And then there is the GUI; every serious developer configure their OS over time to fit their workflow, and most developer's workflow also evolve over time. The possibilities and ease of customization in Linux is magnitudes over Windows and OS X. Switching desktop environment is of course one of those options; just among five of my colleges sitting closest to me I can find at least four different desktop environments on Linux, and each one made their choice based on convenience and workflow, not based on looks. It comes down to how people prefer to navigate between workspaces and windows, set up keyboard shortcuts etc. The possibilities to do this in Windows and OS X is very limited. Setting up a standard environment in Linux takes a few minutes, fresh Linux users usually starts out by using it like they are used to from Windows or OS X, but gradually starts to tweak it as they get accustomed to it. Then after years, going back feels like returning to the stone age, regardless of how "polished" some aspects of other OS' look. You need to use Linux for several years to fully understand this.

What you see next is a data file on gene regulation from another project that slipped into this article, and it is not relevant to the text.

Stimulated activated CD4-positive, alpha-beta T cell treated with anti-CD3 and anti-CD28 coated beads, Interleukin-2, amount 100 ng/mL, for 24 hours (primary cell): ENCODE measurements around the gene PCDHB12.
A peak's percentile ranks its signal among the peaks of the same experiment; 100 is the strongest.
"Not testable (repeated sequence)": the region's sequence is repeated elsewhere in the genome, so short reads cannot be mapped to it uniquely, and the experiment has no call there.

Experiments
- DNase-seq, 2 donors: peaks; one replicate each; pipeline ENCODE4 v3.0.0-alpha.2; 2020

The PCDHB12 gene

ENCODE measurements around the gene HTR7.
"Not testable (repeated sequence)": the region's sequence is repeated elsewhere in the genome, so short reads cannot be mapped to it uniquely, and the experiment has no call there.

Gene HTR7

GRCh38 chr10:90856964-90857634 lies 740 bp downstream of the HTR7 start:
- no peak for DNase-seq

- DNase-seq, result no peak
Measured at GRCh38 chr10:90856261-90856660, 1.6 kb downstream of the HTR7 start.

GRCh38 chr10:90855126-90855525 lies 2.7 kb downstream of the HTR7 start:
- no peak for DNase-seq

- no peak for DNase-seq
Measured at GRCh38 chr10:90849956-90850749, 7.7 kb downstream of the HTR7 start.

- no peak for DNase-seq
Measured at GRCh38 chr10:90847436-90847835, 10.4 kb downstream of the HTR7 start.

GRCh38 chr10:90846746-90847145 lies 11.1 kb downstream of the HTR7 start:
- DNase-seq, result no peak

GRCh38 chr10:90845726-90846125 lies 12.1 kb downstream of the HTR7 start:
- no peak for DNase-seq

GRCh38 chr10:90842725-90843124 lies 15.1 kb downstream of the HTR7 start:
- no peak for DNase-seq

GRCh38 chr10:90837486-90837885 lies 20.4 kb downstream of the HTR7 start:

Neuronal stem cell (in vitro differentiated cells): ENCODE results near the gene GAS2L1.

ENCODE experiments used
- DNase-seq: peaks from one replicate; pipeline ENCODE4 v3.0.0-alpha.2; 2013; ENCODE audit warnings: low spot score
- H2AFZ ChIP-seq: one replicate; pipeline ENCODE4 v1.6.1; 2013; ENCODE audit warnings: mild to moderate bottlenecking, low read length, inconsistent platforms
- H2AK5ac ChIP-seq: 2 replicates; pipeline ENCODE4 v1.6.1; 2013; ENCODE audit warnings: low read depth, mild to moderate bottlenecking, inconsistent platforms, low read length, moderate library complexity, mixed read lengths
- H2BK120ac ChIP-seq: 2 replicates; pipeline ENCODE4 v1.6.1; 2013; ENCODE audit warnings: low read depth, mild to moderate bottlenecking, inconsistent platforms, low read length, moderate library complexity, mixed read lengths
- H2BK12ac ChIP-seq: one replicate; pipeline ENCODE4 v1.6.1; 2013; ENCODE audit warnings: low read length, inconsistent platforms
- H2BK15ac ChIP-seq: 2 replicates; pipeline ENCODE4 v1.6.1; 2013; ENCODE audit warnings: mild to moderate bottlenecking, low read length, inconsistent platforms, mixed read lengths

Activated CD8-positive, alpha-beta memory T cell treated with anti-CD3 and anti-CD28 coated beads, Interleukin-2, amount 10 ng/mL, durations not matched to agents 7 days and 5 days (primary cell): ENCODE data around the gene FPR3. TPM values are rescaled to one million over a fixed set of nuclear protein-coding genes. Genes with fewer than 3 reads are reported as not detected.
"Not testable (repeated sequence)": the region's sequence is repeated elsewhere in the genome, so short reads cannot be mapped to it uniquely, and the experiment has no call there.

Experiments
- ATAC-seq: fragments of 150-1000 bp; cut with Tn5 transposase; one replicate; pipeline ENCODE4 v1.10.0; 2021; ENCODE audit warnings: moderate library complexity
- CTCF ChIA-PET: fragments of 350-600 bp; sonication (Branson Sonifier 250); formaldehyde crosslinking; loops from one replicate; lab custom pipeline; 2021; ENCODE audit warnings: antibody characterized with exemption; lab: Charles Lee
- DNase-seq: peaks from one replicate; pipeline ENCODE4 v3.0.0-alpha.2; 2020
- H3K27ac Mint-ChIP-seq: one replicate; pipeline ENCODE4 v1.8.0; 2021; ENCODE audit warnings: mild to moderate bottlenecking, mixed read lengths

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#10
Wavetrex
I wonder what happens if you carefully unsolder that chip off the motherboard?
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#11
lexluthermiester
"Wavetrex said:
I wonder what happens if you carefully unsolder that chip off the motherboard?
System will not boot. That chip controls hardware startup routines.
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#12
Easy Rhino
Linux Advocate
Gee, a security chip prevents unauthorized access to the walled garden. In other news, water is wet.
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#13
texas64
The solution is to turn-off Secure Boot, which disables T2.
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#14
Prima.Vera
Well, if you buy any Apple product you deserve to be the prisoner of your own possession. ;)
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#15
lexluthermiester
"texas64 said:
The solution is to turn-off Secure Boot, which disables T2.
On an Apple product? Can that be done?